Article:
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What Does “Employment at Will” Mean?

Chances are you’ve heard the term, “employment at will,” or seen it written in an employee handbook or on a job application at one time or another. Knowing what it means can help you understand your rights and know when you are eligible to take legal action against an employer.

Employment at will means an employee can be fired at any time for any reasons, aside from reasons that break a law. There are certain reasons employers are not able to terminate your employment, most of which relate to discrimination or harassment in the workplace. Aside from those, employers are free to let you go at any time and there is very little you can do to protect your job.

New York and every state other than Montana permit employers to fire employees without a reason. Montana law protects employees who have successfully completed a probation period from being fired without a stated reason from being fired. Other states provide the freedom for employers to adopt at-will policies, which must be stated when you apply for a job and are hired. You will know in advance whether you are accepting a job from which you can be terminated at any time for no reason.

What are Your Rights?

Though it appears this law makes it possible for anyone to be fired at any time, it can actually be challenging for an employer to prove an employee was fired for “no reason” or defend against a claim of an illegal job termination.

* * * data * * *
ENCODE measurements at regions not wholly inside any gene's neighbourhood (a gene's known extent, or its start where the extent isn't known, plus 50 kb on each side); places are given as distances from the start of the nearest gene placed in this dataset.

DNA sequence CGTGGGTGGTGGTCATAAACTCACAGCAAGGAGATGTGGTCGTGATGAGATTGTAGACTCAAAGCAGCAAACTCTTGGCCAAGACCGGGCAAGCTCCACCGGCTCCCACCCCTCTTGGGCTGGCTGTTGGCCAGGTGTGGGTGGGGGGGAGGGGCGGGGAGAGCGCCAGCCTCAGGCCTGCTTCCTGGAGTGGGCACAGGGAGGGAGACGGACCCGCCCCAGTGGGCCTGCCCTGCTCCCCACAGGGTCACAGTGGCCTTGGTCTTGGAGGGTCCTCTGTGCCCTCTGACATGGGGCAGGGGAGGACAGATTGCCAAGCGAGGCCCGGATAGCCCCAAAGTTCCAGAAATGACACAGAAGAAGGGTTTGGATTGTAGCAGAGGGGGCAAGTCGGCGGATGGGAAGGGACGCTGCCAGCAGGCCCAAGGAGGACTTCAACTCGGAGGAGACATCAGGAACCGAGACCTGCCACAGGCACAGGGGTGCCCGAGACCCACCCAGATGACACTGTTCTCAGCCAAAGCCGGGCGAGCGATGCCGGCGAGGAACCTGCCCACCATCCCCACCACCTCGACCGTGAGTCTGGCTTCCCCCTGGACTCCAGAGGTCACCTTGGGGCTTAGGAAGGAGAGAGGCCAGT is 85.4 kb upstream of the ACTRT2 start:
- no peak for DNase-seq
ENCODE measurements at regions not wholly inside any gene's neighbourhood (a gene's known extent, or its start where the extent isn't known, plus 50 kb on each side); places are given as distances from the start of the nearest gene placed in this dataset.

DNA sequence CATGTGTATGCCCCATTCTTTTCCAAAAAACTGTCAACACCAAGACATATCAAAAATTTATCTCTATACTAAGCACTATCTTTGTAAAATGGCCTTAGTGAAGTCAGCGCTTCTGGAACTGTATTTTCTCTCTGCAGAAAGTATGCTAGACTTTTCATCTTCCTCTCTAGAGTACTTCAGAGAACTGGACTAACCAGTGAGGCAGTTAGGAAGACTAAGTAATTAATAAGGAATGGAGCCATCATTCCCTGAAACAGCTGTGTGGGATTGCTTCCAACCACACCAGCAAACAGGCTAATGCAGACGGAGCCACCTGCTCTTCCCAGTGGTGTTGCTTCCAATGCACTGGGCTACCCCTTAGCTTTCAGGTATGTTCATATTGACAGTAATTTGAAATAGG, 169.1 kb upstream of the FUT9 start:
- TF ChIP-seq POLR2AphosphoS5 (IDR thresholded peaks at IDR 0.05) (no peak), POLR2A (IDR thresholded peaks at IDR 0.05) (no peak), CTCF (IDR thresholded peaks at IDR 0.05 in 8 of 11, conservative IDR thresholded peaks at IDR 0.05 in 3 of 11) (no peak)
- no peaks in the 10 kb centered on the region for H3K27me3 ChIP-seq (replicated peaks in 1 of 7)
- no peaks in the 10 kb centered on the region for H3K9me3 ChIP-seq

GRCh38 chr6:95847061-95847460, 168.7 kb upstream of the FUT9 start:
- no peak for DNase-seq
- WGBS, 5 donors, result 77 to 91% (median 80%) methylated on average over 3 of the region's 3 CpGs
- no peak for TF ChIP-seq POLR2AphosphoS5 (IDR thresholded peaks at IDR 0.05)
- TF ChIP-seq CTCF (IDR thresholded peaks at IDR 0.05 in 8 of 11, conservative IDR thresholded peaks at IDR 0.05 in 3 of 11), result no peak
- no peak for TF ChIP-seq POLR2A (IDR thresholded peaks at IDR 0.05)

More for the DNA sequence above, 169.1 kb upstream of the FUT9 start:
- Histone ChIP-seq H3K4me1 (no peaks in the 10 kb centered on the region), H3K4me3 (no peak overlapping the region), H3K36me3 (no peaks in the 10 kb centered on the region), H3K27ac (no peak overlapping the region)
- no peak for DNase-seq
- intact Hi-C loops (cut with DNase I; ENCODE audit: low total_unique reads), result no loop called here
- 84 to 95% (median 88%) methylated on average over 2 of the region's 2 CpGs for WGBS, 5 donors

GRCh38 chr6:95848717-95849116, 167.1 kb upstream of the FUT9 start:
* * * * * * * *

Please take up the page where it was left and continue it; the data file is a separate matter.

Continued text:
There are instances in which an employee might be given no reason for his or her dismissal, but the true reason behind the termination makes it illegal. For instance, if an older employee is let go and a younger employee is hired to replace that person, the company looks guilty of breaking a discrimination law, even if that was not their intention. If the older employee can prove a colorable claim of discrimination, the employer will need to do is show that the older employee was derelict in performing his or her job duties, broke company policy, was part of an employee downsizing program in which employees from all walks of life were terminated or some other legitimate reason.

Another instance in which you have a right to protect your employment is when your work is governed by an employment contract that promises job security. The contract must outline the reasons for which you can be terminated and specify a time for which it is valid. As long as you honor the requirements of the contract, your employer cannot terminate you. These can be individual contracts or collective bargaining agreements that protect a broad class of workers.

More on Discrimination

One of the most common reasons terminated employees fight employment at will laws is because they believe they were fired for a reason – an illegal one. Your employer is not permitted to terminate you because of anything related to your age (as in the example mentioned above), religion, race, color, gender or gender status, disability, marital status, or sexual orientation. If you believe this to be the case, it is imperative you speak to an employment law attorney. Furthermore, you cannot be terminated for reporting harassment or any other misconduct, or for using family and medical leave (FMLA) benefits, serving in the military, voting, or spending time away from your job to serve jury duty.

If you believe your rights have been violated or would like to learn more about employment at will, contact Borrelli & Associates, P.L.L.C. to discuss your case.

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